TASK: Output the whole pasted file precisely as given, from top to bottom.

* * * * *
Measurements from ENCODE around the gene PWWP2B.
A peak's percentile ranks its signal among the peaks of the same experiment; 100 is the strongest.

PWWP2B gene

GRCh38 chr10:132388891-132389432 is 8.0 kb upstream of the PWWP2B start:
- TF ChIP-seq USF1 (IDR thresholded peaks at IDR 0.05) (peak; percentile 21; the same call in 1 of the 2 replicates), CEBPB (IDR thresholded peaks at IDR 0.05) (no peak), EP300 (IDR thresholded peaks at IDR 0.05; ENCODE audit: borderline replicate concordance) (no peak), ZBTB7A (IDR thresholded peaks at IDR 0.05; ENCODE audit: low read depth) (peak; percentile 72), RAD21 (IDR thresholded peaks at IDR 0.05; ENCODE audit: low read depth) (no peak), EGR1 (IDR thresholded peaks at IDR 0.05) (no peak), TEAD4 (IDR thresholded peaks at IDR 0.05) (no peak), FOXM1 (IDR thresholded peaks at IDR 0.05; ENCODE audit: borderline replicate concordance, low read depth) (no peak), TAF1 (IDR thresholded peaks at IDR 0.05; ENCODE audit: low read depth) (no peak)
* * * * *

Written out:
Measurements from ENCODE around the gene PWWP2B.
A peak's percentile ranks its signal among the peaks of the same experiment; 100 is the strongest.

PWWP2B gene

GRCh38 chr10:132388891-132389432 is 8.0 kb upstream of the PWWP2B start:
- TF ChIP-seq USF1 (IDR thresholded peaks at IDR 0.05) (peak; percentile 21; the same call in 1 of the 2 replicates), CEBPB (IDR thresholded peaks at IDR 0.05) (no peak), EP300 (IDR thresholded peaks at IDR 0.05; ENCODE audit: borderline replicate concordance) (no peak), ZBTB7A (IDR thresholded peaks at IDR 0.05; ENCODE audit: low read depth) (peak; percentile 72), RAD21 (IDR thresholded peaks at IDR 0.05; ENCODE audit: low read depth) (no peak), EGR1 (IDR thresholded peaks at IDR 0.05) (no peak), TEAD4 (IDR thresholded peaks at IDR 0.05) (no peak), FOXM1 (IDR thresholded peaks at IDR 0.05; ENCODE audit: borderline replicate concordance, low read depth) (no peak), TAF1 (IDR thresholded peaks at IDR 0.05; ENCODE audit: low read depth) (no peak)